Pickard JD, Murray GD, Illingworth R et al (1989) Effect of oral nimodipine on cerebral infarction and outcome after subarachnoid haemorrhage: British aneurysm nimodipine trial. BMJ 298: 636–642PubMedCrossRefGoogle Scholar
  12. 12.
    Harders A, Kakarieka A, Braakman R (1996) Traumatic subarachnoid haemorrhage and its treatment with nimodipine. German tSAH study group. J Neurosurg 85: 82–89PubMedCrossRefGoogle Scholar
  13. 13.
    Chesnut RM, Marshall SB, Piek Jet al (1993) Early and late systemic hypotension as a frequent and fundamental source of cerebral ischemia following severe brain injury in the Traumatic Coma Data Bank. Acta Neurochir (Wien) 59: 121–125Google Scholar
  14. 14.
    Walia S, Sutcliffe AJ (2002) The relationship between blood glucose, mean arterial pressure and outcome after severe head injury: an observational study. Injury 33: 339–344PubMedCrossRefGoogle Scholar
  15. 15.
    Reinstrup P, Stahl N, Mellergard P et al (2000) Intracerebral microdialysis in clinical practice: baseline values to chemical markers during wakefulness, anesthesia, and neurosurgery. Neurosurgery 47: 701–709PubMedGoogle Scholar
  16. 16.
    Eker C, Asgeirsson B, Grande P-O et al (1998) Improved outcome after severe head injury with a new therapy based on principles for brain volume regulation and preserved microcirculation. Crit Care Med 26: 1881–1886PubMedCrossRefGoogle Scholar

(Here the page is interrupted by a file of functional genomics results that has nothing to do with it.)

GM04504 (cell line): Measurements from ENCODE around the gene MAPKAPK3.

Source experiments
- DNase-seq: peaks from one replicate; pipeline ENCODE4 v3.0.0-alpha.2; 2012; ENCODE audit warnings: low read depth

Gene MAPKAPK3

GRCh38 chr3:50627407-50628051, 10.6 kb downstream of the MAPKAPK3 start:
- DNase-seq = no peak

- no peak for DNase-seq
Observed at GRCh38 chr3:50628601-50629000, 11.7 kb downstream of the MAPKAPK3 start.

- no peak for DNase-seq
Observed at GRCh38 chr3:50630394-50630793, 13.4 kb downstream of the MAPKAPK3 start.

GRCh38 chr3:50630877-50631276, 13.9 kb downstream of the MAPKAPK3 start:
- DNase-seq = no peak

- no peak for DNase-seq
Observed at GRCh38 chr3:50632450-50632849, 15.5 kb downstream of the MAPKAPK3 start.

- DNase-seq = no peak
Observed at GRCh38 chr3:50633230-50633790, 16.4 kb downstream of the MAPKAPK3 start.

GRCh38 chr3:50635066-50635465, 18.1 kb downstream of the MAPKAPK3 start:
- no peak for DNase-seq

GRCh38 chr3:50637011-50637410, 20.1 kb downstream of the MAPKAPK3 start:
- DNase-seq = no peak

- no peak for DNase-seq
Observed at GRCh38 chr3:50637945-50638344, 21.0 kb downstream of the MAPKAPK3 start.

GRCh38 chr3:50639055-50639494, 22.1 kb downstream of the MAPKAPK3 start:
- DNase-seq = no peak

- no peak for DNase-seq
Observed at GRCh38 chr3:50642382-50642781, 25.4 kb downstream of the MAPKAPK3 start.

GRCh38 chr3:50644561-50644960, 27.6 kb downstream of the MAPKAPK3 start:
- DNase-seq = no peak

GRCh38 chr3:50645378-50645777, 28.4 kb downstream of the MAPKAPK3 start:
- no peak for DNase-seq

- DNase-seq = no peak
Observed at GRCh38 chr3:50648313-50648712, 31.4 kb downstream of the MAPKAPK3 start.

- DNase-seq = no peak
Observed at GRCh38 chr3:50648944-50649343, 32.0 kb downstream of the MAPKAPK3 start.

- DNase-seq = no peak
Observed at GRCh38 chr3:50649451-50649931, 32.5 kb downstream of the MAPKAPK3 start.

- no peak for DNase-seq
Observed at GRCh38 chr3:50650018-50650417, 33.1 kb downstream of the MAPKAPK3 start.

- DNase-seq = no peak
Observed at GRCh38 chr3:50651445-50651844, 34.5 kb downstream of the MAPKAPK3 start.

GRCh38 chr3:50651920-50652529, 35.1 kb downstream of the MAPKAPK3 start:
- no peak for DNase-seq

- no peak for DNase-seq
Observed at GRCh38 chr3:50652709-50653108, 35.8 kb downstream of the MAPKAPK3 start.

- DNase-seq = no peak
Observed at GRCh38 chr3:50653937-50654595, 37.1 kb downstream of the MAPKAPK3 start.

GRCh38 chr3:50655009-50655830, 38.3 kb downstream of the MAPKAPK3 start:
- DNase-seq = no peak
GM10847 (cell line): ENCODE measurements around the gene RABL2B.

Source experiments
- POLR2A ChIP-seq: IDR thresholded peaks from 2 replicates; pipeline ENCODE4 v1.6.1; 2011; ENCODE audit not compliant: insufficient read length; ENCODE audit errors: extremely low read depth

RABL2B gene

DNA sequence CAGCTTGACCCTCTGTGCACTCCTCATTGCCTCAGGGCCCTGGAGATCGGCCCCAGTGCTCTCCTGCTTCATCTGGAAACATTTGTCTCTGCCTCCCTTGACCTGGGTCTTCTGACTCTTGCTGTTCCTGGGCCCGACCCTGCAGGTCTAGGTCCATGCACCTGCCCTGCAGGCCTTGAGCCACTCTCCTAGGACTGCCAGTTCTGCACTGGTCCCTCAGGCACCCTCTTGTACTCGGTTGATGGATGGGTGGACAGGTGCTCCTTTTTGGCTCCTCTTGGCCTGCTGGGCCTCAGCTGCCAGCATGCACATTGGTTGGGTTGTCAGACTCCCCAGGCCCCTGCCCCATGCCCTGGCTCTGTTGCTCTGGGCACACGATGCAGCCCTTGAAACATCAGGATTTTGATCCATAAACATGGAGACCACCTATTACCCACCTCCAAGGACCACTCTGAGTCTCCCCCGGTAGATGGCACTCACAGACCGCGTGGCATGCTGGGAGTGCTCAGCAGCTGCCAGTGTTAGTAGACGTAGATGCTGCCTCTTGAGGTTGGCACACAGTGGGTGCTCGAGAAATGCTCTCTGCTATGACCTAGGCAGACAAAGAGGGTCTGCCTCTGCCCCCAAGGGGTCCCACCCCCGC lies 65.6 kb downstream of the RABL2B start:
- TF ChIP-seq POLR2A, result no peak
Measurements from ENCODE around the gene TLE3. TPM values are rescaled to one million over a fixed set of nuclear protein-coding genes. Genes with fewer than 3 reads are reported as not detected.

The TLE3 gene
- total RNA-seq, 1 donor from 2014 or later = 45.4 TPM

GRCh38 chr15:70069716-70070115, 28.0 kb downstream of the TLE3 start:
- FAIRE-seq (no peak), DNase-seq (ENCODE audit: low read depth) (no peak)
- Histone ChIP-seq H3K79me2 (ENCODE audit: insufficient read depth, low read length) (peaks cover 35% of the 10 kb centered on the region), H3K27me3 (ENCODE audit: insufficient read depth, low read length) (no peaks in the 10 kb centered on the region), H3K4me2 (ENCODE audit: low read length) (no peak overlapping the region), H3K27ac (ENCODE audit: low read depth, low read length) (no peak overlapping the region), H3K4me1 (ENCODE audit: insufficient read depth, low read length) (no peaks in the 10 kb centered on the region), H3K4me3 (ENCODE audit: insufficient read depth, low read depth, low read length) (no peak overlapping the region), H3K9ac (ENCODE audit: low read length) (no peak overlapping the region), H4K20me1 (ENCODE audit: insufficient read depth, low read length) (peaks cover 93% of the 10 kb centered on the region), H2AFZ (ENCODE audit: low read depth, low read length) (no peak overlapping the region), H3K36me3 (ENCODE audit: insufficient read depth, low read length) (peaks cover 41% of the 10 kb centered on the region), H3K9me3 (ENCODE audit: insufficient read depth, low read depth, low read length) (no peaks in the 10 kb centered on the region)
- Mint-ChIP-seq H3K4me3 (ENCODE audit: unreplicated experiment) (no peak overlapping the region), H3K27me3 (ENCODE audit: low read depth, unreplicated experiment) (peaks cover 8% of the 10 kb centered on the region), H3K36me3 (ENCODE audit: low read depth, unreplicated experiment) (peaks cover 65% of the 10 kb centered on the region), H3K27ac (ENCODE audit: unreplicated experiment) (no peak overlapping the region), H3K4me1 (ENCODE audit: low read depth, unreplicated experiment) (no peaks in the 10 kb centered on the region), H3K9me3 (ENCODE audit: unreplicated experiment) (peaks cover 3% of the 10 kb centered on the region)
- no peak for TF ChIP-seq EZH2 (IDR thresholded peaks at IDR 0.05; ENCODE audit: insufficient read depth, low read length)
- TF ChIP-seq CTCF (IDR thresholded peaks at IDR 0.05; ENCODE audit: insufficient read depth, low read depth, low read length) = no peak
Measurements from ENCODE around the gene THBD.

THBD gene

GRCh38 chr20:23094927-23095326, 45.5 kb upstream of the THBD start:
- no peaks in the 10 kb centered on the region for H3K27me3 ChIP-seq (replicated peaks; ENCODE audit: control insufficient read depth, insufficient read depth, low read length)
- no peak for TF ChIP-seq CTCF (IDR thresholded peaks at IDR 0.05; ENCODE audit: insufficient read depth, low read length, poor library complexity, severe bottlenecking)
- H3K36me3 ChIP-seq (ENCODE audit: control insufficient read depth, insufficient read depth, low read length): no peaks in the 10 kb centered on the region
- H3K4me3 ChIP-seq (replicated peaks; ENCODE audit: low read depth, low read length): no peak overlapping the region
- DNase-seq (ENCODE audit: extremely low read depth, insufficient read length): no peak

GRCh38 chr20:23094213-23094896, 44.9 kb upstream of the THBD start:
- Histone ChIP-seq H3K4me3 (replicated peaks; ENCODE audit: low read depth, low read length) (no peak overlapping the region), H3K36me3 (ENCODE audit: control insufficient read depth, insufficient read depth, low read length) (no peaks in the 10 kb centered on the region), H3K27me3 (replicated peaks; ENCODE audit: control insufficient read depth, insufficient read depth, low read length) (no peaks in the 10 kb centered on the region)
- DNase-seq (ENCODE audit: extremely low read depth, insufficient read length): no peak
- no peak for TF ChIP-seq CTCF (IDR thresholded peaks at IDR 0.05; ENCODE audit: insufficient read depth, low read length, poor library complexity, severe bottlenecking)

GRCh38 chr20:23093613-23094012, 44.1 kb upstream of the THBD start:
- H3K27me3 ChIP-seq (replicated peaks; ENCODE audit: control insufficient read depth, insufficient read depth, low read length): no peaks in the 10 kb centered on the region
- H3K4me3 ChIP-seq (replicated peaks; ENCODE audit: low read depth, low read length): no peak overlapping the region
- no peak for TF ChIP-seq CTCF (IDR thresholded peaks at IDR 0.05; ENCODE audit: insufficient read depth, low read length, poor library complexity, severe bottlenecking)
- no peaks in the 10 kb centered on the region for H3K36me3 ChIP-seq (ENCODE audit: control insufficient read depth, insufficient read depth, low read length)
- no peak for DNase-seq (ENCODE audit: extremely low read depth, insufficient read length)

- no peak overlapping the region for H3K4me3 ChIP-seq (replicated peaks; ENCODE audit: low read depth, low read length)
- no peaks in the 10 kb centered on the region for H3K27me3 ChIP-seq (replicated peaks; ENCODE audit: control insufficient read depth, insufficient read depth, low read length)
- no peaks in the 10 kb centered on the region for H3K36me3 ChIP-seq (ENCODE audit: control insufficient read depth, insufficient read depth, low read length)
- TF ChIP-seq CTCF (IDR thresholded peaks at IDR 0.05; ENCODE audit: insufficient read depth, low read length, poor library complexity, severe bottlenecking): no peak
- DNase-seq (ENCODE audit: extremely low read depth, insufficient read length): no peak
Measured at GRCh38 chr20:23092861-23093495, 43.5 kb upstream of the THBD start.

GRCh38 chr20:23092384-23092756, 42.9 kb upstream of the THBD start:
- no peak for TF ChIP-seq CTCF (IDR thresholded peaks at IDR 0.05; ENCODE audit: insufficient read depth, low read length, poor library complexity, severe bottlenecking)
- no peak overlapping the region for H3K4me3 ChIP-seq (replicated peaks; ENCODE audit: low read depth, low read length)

17. 17.
    Sato K, Sato K, Yashimoto T (2000) Systemic and cerebral haemodynamics during craniotomy under mild hypothermia in patients with acute subarachnoid haemorrhage. Acta Neurochir (Wien) 142: 1013–1019CrossRefGoogle Scholar
  18. 18.
    Marion DW, Penrod LE, Kelsey SF et al (1997) Treatment of traumatic brain injury with moderate hypothermia. N Engl J Med 336: 540–546PubMedCrossRefGoogle Scholar
  19. 19.
    Clifton GL, Miller ER, Choi SC et al (2001) Lack of effect of induction of hypothermia after acute brain injury. N Engl J Med 344: 556–563PubMedCrossRefGoogle Scholar
  20. 20.
    Harper CM, McNicholas T, Gowrie-Mohan S (2003) Maintaining perioperative normothermia. BMJ 326: 271–272CrossRefGoogle Scholar
  21. 21.
    Danielisova V, Marsala M, Chavko M et al (1990) Postischemic hypoxia improves metabolic and functional recovery of the spinal cord. Neurology 40: 1125–1129PubMedCrossRefGoogle Scholar
  22. 22.
    Sutcliffe AJ (2003) Neuroanaesthesia: key points during the perioperative period. Minerva Anestesiol (in press)Google Scholar
  23. 23.
    Yundt KD, Grubb RL, Diringer MN et al (1997) Cerebral hemodynamic and metabolic changes caused by brain retraction after aneurysmal subarachnoid hemorrhage. Neurosurgery 40: 442–450PubMedGoogle Scholar
  24. 24.
    Sato K, Karibe H, Yoshimoto T (1999) Advantage of intravenous anaesthesia for acute stage surgery for aneurysmal subarachnoid haemorrhage. Acta Neurochir (Wien) 141: 161–163CrossRefGoogle Scholar
  25. 25.
    Engelhard K, Werner C, Reeker W et al (1999) Desflurane and isoflurane improve neurological outcome after incomplete cerebral ischaemia in rats. Br J Anaesth 83: 415–421PubMedCrossRefGoogle Scholar

Copyright information

© Springer-Verlag Italia, Milano 2004

Authors and Affiliations

  • A. J. Sutcliffe

There are no affiliations available

Personalised recommendations